An association is a business component that defines a relationship between two entity objects based on common attributes. The relationship can be one-to-one, one-to-many, or many-to-many. The association allows entity objects to access the data of other entity objects through a persistent reference.
Business component wizards can automatically create associations based on the database constraints already defined in the database. They can also create database constraints based on the associations you define.
You are not required to have both an association and a database constraint defining the same relationship. An entity object only needs an association to access the data of another entity object, regardless of whether the corresponding constraint exists in the database through a foreign-key relationship or object REF.
For example, you might want to have an association but not a database constraint if you want to be able to insert a child before the parent exists.
In an organization, you might have a one-to-many relationship between departments and employees. The Department entity object could be related to an Employees entity object through DepartmentId attributes (Department.DepartmentId = Employees.DepartmentId).
The source end, containing the primary key, is the Departments entity object. The destination end, containing the foreign key, is the Employees entity object.
You can define and edit associations in the Association Wizard and Editor.
You can also generate default associations, based on foreign key constraints in existing tables, by using the Entity Object Wizard and Editor, Business Components Project Wizard, or Package Wizard.
You can optionally add foreign-key constraints to tables based on the associations you've defined in the Association Wizard and Editor.
If you add database constraints after generating your business components, you can automatically create the corresponding associations in the following ways:
Through optional association accessor methods in the entity objects, you can access data on the other side of the association. Your code can traverse associations in either direction. For example, inside the Department entity object, you could call the getEmployees method and retrieve a row set of Employees entity objects that reflect the employees working in the current department. Similarly, from the Employees entity object, you could call the getDepartment method to get the department that an employee works in. The data is cached, so the first time you call the method a database query is executed, but the next time it returns the cached data, saving time.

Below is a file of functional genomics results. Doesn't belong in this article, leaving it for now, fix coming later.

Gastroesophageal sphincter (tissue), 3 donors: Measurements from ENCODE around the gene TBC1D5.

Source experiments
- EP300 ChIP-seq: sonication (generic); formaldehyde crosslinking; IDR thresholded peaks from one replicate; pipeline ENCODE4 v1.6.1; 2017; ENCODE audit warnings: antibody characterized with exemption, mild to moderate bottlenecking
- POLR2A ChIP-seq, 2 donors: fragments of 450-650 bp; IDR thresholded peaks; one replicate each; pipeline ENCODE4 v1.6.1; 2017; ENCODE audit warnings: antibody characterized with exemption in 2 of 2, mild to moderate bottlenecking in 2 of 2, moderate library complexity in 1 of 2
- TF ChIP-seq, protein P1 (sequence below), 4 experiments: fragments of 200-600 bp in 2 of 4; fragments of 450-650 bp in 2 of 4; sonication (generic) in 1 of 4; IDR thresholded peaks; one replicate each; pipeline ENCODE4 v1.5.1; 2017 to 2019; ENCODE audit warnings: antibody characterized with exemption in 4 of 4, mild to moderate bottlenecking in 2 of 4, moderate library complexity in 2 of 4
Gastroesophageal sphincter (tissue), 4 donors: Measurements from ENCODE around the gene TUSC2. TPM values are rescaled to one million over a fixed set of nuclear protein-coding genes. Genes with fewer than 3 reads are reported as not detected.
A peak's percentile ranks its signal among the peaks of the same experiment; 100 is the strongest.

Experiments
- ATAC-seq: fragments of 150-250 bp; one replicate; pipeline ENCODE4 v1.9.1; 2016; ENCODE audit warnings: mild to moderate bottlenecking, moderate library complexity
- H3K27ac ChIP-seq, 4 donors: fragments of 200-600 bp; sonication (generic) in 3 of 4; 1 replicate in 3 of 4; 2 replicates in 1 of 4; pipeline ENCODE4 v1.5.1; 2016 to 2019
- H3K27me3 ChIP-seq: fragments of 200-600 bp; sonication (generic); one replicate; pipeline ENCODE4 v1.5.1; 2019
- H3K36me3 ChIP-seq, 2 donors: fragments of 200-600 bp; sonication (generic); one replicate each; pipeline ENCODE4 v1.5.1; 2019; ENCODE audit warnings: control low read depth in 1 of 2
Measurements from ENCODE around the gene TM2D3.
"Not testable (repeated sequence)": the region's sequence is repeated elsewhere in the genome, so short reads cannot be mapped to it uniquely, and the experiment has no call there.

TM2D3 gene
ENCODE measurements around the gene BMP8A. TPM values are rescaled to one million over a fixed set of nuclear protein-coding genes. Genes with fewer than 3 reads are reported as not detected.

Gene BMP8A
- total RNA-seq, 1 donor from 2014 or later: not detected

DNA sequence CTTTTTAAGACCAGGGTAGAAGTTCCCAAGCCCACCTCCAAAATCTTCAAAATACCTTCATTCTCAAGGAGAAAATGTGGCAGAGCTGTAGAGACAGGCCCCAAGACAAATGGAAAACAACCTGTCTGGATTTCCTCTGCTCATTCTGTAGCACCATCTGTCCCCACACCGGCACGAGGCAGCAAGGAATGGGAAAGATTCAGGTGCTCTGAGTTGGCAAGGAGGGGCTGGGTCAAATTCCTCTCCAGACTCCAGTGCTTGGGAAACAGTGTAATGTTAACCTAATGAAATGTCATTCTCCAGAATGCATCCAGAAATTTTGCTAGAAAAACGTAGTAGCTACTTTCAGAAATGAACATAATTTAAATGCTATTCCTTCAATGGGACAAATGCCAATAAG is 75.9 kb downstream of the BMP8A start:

An entity object can call accessors in sequence to traverse multiple associations to get the data it needs.
A composition relationship means that the source entity object "owns" the destination entity object: no destination entity object can be created without the owning entity object existing first.
The source entity object (the parent) is a container for one or more destination objects (the children). If a destination entity object is modified, the source entity object is "marked" as needing validation.
A child entity object can't be created without its parent. When a child entity object is created, the framework assigns foreign key values to match the parent primary key values.
For inserts, updates, and deletes, the child entity object is considered to be part of the parent entity object. A parent entity object containing valid child entity objects can't be deleted until all of the contained child entity objects are deleted. When attempting to change a child entity object, the business logic tier attempts to lock the parent entity object; the topmost parent entity object must be successfully locked or the change will not be allowed. For example, if you have an order with line items, and a user starts to modify a line item, the entire order is locked so no one else can modify the order or its items.
When you have a composition, in the validateEntity method of the parent class, you can add code that enforces a business rule involving multiple children. When data is changed in a child, the parent is marked for revalidation so that all rules about children can be enforced. For example, you could add code in the validateEntity method of an Order entity object so the total of an order's items can't be above the customer's credit limit.
To determine whether two entity objects have an ownership relationship, there are two questions you can ask.
Can a destination entity object exist independently of a source entity object?
If Yes, the source is associated to the destination.
If No, the source is composed of the destination.
For example, can a line item exist independently of an order? The answer is no, so the relationship is a composition.
When I delete the source, do I also delete the associated destinations?
If Yes, the relationship is a composition.
If No, the relationship is an association.
For example, if you delete an order, should you delete all of its line items? The answer is yes, so the relationship is a composition between orders and line items. If you delete a department, do you delete all of its employees? The answer is no, so the relationship is an association.
During reverse generation, if a referential integrity constraint in the database was defined with the ON DELETE CASCADE option, Business Components for Java automatically creates a composition.